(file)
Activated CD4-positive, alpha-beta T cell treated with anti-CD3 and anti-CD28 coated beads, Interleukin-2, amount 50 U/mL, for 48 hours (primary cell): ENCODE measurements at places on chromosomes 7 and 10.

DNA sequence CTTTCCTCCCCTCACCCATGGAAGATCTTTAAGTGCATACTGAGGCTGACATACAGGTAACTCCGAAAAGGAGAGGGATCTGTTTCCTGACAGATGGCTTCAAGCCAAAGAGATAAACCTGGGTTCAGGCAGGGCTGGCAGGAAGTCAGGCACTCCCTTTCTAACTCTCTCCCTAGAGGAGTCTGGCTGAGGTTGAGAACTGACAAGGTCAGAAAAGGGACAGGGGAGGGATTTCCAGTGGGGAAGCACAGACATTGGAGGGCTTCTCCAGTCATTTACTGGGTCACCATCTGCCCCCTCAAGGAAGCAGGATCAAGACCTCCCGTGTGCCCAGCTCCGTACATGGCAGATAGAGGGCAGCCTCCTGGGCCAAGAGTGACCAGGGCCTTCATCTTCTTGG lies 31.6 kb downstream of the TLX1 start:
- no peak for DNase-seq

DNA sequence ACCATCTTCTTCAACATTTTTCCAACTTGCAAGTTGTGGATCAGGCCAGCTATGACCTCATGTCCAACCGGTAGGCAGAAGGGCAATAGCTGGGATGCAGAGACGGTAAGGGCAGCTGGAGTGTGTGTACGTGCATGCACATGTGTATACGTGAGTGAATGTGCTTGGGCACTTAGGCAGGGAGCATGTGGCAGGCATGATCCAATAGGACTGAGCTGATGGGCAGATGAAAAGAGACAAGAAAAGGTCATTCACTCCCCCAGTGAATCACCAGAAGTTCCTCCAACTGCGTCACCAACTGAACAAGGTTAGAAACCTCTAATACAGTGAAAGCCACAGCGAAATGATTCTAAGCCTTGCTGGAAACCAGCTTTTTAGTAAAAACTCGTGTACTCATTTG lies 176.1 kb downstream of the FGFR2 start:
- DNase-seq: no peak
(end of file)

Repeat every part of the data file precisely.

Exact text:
Activated CD4-positive, alpha-beta T cell treated with anti-CD3 and anti-CD28 coated beads, Interleukin-2, amount 50 U/mL, for 48 hours (primary cell): ENCODE measurements at places on chromosomes 7 and 10.

DNA sequence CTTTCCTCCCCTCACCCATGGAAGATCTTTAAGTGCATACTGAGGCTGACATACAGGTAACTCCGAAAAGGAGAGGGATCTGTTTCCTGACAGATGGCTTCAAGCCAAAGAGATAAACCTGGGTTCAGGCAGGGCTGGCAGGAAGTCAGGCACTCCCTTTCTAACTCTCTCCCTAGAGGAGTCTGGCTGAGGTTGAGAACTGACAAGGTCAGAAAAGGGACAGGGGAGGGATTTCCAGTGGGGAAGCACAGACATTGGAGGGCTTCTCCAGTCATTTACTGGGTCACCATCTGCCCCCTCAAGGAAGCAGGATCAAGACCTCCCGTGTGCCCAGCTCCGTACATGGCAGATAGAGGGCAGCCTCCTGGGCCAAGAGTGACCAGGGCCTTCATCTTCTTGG lies 31.6 kb downstream of the TLX1 start:
- no peak for DNase-seq

DNA sequence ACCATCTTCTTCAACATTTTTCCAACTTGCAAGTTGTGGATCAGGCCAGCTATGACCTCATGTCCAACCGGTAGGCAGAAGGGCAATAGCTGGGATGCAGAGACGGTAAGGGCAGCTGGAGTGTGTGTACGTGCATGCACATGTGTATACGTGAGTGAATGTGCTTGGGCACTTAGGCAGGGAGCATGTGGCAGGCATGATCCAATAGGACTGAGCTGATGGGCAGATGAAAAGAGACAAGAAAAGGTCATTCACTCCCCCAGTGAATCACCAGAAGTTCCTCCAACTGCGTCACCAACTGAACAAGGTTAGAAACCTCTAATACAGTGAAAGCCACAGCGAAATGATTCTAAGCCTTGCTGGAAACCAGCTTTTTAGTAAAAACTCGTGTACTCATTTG lies 176.1 kb downstream of the FGFR2 start:
- DNase-seq: no peak